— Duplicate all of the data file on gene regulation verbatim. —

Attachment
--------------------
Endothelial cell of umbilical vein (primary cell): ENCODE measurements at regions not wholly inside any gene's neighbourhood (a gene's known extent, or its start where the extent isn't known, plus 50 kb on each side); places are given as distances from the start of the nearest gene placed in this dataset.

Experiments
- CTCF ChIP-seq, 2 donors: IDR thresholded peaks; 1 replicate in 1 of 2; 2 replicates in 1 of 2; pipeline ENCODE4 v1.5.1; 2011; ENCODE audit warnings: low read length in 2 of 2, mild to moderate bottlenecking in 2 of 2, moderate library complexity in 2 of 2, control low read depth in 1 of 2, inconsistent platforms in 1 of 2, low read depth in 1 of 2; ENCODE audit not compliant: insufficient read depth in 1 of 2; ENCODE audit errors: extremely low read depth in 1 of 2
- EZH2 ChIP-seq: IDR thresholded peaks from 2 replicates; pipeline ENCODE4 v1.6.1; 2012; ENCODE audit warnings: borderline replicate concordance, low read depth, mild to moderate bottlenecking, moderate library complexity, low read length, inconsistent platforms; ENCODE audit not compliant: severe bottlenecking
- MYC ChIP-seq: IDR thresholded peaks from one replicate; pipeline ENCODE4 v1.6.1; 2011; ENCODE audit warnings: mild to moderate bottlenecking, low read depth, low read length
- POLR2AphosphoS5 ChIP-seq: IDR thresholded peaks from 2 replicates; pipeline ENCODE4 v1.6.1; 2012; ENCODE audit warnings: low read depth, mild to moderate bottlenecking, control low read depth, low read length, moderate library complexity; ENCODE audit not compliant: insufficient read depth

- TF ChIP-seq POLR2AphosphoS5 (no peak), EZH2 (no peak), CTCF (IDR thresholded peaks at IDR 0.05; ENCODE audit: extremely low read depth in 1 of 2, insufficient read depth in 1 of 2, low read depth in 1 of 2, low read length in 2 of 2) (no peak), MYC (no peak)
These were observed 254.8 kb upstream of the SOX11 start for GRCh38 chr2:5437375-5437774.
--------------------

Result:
Endothelial cell of umbilical vein (primary cell): ENCODE measurements at regions not wholly inside any gene's neighbourhood (a gene's known extent, or its start where the extent isn't known, plus 50 kb on each side); places are given as distances from the start of the nearest gene placed in this dataset.

Experiments
- CTCF ChIP-seq, 2 donors: IDR thresholded peaks; 1 replicate in 1 of 2; 2 replicates in 1 of 2; pipeline ENCODE4 v1.5.1; 2011; ENCODE audit warnings: low read length in 2 of 2, mild to moderate bottlenecking in 2 of 2, moderate library complexity in 2 of 2, control low read depth in 1 of 2, inconsistent platforms in 1 of 2, low read depth in 1 of 2; ENCODE audit not compliant: insufficient read depth in 1 of 2; ENCODE audit errors: extremely low read depth in 1 of 2
- EZH2 ChIP-seq: IDR thresholded peaks from 2 replicates; pipeline ENCODE4 v1.6.1; 2012; ENCODE audit warnings: borderline replicate concordance, low read depth, mild to moderate bottlenecking, moderate library complexity, low read length, inconsistent platforms; ENCODE audit not compliant: severe bottlenecking
- MYC ChIP-seq: IDR thresholded peaks from one replicate; pipeline ENCODE4 v1.6.1; 2011; ENCODE audit warnings: mild to moderate bottlenecking, low read depth, low read length
- POLR2AphosphoS5 ChIP-seq: IDR thresholded peaks from 2 replicates; pipeline ENCODE4 v1.6.1; 2012; ENCODE audit warnings: low read depth, mild to moderate bottlenecking, control low read depth, low read length, moderate library complexity; ENCODE audit not compliant: insufficient read depth

- TF ChIP-seq POLR2AphosphoS5 (no peak), EZH2 (no peak), CTCF (IDR thresholded peaks at IDR 0.05; ENCODE audit: extremely low read depth in 1 of 2, insufficient read depth in 1 of 2, low read depth in 1 of 2, low read length in 2 of 2) (no peak), MYC (no peak)
These were observed 254.8 kb upstream of the SOX11 start for GRCh38 chr2:5437375-5437774.